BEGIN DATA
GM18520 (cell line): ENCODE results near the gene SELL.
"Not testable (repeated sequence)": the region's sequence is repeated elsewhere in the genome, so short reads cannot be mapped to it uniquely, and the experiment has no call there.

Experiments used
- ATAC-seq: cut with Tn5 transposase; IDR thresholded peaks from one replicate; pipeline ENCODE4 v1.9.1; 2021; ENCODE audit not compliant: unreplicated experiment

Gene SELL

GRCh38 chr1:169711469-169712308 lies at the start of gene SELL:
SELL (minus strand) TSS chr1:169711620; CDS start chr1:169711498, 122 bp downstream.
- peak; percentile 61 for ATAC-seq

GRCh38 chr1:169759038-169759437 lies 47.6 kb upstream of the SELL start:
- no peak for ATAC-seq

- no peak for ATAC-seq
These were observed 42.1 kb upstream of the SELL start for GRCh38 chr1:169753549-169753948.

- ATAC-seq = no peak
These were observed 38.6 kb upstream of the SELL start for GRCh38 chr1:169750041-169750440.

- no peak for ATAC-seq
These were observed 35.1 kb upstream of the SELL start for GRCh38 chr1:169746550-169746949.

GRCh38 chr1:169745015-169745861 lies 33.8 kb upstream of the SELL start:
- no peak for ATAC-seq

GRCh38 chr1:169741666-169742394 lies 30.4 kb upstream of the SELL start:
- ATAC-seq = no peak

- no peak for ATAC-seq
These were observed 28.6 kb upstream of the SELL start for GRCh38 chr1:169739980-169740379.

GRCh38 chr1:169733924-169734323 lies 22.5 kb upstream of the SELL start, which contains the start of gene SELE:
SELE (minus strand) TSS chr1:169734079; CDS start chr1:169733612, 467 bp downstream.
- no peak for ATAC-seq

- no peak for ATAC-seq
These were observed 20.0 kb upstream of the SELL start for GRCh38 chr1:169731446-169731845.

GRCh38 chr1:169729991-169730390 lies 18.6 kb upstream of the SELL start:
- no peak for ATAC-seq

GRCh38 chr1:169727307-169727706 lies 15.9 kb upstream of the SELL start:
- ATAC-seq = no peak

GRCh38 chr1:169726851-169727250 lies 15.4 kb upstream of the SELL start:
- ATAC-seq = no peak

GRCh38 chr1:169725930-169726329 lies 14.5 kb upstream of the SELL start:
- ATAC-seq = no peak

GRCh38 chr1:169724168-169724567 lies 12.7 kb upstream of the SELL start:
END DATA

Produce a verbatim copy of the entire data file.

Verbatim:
GM18520 (cell line): ENCODE results near the gene SELL.
"Not testable (repeated sequence)": the region's sequence is repeated elsewhere in the genome, so short reads cannot be mapped to it uniquely, and the experiment has no call there.

Experiments used
- ATAC-seq: cut with Tn5 transposase; IDR thresholded peaks from one replicate; pipeline ENCODE4 v1.9.1; 2021; ENCODE audit not compliant: unreplicated experiment

Gene SELL

GRCh38 chr1:169711469-169712308 lies at the start of gene SELL:
SELL (minus strand) TSS chr1:169711620; CDS start chr1:169711498, 122 bp downstream.
- peak; percentile 61 for ATAC-seq

GRCh38 chr1:169759038-169759437 lies 47.6 kb upstream of the SELL start:
- no peak for ATAC-seq

- no peak for ATAC-seq
These were observed 42.1 kb upstream of the SELL start for GRCh38 chr1:169753549-169753948.

- ATAC-seq = no peak
These were observed 38.6 kb upstream of the SELL start for GRCh38 chr1:169750041-169750440.

- no peak for ATAC-seq
These were observed 35.1 kb upstream of the SELL start for GRCh38 chr1:169746550-169746949.

GRCh38 chr1:169745015-169745861 lies 33.8 kb upstream of the SELL start:
- no peak for ATAC-seq

GRCh38 chr1:169741666-169742394 lies 30.4 kb upstream of the SELL start:
- ATAC-seq = no peak

- no peak for ATAC-seq
These were observed 28.6 kb upstream of the SELL start for GRCh38 chr1:169739980-169740379.

GRCh38 chr1:169733924-169734323 lies 22.5 kb upstream of the SELL start, which contains the start of gene SELE:
SELE (minus strand) TSS chr1:169734079; CDS start chr1:169733612, 467 bp downstream.
- no peak for ATAC-seq

- no peak for ATAC-seq
These were observed 20.0 kb upstream of the SELL start for GRCh38 chr1:169731446-169731845.

GRCh38 chr1:169729991-169730390 lies 18.6 kb upstream of the SELL start:
- no peak for ATAC-seq

GRCh38 chr1:169727307-169727706 lies 15.9 kb upstream of the SELL start:
- ATAC-seq = no peak

GRCh38 chr1:169726851-169727250 lies 15.4 kb upstream of the SELL start:
- ATAC-seq = no peak

GRCh38 chr1:169725930-169726329 lies 14.5 kb upstream of the SELL start:
- ATAC-seq = no peak

GRCh38 chr1:169724168-169724567 lies 12.7 kb upstream of the SELL start: